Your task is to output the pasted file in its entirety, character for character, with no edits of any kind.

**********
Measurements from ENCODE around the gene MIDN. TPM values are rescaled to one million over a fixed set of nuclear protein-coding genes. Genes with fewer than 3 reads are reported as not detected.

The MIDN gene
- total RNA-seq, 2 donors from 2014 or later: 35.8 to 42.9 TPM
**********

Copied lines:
Measurements from ENCODE around the gene MIDN. TPM values are rescaled to one million over a fixed set of nuclear protein-coding genes. Genes with fewer than 3 reads are reported as not detected.

The MIDN gene
- total RNA-seq, 2 donors from 2014 or later: 35.8 to 42.9 TPM